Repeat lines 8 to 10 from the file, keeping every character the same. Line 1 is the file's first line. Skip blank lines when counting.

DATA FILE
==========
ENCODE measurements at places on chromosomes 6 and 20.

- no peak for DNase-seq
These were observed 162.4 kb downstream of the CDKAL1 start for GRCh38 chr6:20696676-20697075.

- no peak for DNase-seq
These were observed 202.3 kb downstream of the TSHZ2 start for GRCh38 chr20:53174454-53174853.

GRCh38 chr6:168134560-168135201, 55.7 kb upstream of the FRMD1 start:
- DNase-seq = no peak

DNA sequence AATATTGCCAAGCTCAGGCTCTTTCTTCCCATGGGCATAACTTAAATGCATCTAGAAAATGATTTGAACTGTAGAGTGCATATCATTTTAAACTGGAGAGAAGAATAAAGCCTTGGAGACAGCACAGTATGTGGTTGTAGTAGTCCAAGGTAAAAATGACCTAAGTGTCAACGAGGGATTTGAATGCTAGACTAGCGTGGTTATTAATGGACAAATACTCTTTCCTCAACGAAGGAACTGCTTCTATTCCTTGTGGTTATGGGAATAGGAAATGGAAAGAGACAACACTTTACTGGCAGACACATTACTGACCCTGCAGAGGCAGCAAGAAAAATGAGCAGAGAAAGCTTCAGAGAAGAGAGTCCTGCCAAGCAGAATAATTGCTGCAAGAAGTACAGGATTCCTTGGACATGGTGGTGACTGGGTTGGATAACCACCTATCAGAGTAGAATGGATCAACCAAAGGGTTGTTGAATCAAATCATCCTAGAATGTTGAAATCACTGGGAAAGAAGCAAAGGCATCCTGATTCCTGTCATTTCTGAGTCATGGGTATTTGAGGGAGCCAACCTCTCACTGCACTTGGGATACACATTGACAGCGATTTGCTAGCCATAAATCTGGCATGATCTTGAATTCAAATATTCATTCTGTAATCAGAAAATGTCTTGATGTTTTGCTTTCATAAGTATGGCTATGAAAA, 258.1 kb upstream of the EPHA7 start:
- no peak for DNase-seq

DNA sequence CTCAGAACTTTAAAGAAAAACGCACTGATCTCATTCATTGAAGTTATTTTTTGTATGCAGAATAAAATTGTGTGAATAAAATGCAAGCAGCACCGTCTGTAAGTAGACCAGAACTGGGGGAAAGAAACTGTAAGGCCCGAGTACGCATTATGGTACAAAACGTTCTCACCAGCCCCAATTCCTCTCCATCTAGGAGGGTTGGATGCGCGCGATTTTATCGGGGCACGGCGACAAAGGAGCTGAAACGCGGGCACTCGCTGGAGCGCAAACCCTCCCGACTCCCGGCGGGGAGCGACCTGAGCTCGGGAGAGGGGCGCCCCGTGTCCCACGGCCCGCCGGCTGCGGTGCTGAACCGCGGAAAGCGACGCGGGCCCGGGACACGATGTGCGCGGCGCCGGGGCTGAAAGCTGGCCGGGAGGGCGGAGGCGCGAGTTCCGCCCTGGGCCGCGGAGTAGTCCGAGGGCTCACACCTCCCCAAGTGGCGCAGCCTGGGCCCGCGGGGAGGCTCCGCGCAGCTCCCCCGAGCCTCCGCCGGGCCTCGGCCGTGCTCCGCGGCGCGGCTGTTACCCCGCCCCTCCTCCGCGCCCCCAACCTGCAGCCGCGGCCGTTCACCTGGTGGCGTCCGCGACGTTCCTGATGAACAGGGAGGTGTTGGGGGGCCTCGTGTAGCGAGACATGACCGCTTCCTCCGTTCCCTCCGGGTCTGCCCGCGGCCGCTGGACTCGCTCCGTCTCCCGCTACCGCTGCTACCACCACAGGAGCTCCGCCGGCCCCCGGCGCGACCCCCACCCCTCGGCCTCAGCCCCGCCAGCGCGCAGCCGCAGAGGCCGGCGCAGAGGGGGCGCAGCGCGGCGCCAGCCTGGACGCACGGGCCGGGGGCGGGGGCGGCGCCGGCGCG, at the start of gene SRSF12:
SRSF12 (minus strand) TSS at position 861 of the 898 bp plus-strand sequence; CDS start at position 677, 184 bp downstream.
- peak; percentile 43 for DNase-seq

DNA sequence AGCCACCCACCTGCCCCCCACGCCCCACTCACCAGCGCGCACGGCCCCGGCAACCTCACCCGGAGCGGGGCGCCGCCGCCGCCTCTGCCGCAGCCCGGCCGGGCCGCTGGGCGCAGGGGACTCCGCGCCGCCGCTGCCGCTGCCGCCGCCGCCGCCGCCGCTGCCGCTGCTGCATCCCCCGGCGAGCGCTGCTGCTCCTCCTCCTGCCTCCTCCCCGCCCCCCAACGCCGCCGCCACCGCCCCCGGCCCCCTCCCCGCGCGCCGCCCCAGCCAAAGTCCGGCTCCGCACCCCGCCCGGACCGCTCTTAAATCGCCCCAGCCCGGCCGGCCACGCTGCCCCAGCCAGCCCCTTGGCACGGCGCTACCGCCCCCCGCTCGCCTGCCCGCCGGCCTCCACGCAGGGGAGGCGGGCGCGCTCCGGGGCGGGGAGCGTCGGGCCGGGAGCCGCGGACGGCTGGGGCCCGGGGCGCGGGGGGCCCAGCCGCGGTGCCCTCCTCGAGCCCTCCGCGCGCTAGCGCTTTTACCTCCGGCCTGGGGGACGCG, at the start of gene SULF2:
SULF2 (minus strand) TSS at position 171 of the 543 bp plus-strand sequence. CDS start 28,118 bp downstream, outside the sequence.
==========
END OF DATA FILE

DNA sequence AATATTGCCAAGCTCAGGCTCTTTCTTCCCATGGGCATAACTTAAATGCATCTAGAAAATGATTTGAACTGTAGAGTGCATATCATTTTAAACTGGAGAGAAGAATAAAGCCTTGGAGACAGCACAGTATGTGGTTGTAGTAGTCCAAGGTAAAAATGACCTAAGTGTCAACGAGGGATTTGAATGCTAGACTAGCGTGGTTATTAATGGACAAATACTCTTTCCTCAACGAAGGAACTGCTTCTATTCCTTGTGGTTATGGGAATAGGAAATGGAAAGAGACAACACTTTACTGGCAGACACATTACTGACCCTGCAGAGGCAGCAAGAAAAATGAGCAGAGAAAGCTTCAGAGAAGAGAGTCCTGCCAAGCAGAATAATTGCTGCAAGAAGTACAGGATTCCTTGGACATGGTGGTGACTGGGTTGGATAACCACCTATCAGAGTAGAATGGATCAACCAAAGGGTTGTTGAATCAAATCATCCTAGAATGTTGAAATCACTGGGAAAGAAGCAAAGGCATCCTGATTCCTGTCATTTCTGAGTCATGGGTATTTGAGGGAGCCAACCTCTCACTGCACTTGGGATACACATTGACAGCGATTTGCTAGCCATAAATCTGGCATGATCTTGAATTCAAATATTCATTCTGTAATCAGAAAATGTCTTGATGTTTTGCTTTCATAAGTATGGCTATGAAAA, 258.1 kb upstream of the EPHA7 start:
- no peak for DNase-seq

DNA sequence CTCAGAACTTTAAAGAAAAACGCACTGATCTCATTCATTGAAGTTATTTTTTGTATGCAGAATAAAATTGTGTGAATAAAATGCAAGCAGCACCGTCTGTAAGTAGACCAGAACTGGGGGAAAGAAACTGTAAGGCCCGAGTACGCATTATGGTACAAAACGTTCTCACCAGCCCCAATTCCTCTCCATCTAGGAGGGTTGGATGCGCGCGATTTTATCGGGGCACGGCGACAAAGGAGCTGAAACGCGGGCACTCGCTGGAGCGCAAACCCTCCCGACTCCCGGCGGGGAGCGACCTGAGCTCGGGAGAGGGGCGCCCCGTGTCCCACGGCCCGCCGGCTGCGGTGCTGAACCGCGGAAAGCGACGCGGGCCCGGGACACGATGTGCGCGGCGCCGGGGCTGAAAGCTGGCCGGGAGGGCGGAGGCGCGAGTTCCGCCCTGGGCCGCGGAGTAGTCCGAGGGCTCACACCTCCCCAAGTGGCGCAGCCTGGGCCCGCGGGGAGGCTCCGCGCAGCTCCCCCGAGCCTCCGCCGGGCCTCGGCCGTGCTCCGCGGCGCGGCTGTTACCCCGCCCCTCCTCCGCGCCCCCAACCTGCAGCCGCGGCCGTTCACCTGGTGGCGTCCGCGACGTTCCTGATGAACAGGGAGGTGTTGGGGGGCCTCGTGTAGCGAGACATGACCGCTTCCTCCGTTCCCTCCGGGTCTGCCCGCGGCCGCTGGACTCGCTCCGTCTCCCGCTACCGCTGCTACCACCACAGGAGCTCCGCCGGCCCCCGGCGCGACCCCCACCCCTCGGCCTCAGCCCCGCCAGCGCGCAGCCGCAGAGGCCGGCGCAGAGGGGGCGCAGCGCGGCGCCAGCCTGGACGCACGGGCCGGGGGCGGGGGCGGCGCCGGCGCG, at the start of gene SRSF12: